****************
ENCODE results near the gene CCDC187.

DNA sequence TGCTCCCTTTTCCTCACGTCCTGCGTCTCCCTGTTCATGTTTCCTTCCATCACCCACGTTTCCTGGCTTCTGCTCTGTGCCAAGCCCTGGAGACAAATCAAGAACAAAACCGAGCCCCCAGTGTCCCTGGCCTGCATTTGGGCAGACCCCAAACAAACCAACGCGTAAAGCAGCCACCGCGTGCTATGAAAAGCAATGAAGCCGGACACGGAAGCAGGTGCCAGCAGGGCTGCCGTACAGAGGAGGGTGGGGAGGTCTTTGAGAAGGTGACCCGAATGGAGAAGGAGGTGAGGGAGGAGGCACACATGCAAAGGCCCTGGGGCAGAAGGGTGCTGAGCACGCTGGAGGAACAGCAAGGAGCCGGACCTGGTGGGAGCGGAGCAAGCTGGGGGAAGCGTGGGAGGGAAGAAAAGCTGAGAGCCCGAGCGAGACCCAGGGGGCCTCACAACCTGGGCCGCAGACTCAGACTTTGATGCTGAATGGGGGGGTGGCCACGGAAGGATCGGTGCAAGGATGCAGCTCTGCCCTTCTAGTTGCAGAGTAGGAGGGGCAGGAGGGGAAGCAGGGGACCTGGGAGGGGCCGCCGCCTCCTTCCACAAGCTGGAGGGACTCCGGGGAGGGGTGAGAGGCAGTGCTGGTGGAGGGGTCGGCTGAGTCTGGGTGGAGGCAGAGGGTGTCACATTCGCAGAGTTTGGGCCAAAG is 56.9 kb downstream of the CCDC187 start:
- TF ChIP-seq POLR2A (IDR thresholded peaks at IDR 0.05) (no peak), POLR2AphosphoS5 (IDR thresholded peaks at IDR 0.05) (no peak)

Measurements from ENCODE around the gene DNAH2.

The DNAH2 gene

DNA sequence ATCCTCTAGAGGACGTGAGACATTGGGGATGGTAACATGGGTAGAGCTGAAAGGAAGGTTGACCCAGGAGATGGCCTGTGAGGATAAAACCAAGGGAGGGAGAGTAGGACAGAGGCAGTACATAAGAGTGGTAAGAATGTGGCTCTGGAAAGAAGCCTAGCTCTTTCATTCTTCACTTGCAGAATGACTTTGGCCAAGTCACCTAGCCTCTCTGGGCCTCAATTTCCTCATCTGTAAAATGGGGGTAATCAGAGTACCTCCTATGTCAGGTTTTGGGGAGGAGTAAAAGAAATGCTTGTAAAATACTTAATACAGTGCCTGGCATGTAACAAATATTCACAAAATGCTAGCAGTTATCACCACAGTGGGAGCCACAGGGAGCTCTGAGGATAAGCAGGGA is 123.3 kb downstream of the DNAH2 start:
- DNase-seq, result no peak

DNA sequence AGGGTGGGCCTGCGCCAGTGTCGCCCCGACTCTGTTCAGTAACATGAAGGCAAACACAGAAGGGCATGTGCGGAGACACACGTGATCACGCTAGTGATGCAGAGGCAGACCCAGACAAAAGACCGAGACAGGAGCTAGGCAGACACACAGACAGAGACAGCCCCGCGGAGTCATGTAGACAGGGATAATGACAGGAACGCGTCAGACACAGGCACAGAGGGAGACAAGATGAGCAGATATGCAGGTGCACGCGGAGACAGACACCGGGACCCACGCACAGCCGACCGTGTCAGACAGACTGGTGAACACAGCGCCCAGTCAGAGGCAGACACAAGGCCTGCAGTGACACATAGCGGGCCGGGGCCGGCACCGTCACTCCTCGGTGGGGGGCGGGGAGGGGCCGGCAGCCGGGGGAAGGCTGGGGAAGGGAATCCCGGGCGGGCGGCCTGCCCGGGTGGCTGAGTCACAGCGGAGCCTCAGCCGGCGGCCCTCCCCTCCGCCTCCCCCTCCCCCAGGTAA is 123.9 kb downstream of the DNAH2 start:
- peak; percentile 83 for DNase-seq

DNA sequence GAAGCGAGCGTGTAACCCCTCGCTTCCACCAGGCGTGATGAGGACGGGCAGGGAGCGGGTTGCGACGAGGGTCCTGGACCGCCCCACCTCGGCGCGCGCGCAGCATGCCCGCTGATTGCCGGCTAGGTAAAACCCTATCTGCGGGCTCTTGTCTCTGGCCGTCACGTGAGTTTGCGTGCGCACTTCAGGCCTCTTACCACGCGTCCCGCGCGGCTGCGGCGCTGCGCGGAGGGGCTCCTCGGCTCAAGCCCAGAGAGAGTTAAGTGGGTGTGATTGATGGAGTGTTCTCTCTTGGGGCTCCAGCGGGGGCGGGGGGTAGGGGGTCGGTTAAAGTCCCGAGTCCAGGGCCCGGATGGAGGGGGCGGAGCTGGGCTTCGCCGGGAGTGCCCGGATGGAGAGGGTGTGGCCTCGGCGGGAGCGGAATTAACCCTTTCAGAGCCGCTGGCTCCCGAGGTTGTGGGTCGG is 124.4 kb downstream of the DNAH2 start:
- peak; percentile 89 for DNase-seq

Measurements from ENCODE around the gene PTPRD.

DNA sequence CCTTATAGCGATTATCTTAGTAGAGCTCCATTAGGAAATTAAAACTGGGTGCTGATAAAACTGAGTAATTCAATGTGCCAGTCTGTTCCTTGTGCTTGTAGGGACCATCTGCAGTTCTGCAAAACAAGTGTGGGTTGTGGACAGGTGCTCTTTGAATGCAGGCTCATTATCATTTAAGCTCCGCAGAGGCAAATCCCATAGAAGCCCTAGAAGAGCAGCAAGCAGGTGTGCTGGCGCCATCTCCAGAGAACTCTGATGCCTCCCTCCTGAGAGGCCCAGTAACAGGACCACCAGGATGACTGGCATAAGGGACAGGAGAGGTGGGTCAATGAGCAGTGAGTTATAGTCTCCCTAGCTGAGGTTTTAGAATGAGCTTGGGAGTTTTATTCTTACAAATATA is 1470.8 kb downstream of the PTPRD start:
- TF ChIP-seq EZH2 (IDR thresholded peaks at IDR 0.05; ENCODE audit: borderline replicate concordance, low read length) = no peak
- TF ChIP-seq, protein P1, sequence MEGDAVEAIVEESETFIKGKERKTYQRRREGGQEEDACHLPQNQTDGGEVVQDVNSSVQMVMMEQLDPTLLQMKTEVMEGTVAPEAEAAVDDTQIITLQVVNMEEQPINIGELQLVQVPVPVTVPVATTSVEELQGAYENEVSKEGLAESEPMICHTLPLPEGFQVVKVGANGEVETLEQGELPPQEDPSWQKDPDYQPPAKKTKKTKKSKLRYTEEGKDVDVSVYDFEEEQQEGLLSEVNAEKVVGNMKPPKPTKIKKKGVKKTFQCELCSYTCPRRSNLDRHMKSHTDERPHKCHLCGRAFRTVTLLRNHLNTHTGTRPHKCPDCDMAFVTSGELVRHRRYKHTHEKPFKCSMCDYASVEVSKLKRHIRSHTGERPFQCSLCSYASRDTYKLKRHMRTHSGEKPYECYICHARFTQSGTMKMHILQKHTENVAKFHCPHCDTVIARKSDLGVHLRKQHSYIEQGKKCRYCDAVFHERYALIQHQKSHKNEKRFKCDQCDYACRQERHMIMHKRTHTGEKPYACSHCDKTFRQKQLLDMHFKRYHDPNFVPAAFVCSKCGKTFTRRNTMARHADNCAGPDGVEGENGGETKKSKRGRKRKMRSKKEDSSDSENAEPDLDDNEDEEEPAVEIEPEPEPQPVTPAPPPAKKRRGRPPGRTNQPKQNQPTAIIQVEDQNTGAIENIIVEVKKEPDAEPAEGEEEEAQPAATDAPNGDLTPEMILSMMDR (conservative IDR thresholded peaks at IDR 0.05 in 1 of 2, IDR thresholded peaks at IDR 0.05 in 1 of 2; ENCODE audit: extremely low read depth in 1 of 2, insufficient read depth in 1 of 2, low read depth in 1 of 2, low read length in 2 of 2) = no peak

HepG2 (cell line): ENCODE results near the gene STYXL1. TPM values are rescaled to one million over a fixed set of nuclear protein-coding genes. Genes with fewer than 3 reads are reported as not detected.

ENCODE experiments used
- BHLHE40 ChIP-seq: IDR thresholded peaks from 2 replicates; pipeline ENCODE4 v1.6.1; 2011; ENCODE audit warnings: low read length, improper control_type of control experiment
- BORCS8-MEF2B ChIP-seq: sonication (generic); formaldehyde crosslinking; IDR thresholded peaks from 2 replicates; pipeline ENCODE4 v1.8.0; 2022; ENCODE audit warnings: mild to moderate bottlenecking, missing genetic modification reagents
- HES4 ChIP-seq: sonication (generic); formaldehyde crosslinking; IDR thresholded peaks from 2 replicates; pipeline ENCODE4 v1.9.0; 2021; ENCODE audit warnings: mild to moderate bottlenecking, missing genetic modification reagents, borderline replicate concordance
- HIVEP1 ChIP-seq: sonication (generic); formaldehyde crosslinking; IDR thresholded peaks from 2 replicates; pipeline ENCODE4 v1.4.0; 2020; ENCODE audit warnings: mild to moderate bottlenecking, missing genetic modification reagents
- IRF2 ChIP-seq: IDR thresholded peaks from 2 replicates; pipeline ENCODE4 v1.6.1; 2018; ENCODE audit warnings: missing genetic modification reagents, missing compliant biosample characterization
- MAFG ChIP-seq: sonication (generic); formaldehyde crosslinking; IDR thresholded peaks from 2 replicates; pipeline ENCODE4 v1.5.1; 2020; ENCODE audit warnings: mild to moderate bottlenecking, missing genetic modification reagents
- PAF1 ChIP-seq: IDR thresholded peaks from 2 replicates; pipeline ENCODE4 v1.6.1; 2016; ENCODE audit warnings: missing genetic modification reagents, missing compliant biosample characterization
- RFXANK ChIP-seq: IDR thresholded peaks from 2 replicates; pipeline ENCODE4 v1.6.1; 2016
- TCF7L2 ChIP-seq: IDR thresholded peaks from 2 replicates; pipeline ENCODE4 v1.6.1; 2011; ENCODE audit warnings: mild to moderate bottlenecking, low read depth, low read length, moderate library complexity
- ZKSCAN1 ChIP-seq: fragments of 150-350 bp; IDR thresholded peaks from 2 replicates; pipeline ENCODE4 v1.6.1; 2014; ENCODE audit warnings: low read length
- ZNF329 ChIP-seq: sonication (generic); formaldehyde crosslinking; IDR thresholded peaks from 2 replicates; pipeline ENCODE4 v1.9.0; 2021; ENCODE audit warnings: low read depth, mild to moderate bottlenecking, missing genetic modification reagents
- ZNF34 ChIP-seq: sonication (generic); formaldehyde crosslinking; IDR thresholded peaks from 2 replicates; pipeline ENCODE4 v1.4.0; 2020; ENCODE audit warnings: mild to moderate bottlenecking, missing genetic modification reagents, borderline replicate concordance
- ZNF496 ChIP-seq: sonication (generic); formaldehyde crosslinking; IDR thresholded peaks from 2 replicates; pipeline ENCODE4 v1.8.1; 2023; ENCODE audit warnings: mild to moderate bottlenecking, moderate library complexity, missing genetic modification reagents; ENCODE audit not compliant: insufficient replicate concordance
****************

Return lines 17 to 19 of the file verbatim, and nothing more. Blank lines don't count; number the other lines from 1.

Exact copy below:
ENCODE experiments used
- BHLHE40 ChIP-seq: IDR thresholded peaks from 2 replicates; pipeline ENCODE4 v1.6.1; 2011; ENCODE audit warnings: low read length, improper control_type of control experiment
- BORCS8-MEF2B ChIP-seq: sonication (generic); formaldehyde crosslinking; IDR thresholded peaks from 2 replicates; pipeline ENCODE4 v1.8.0; 2022; ENCODE audit warnings: mild to moderate bottlenecking, missing genetic modification reagents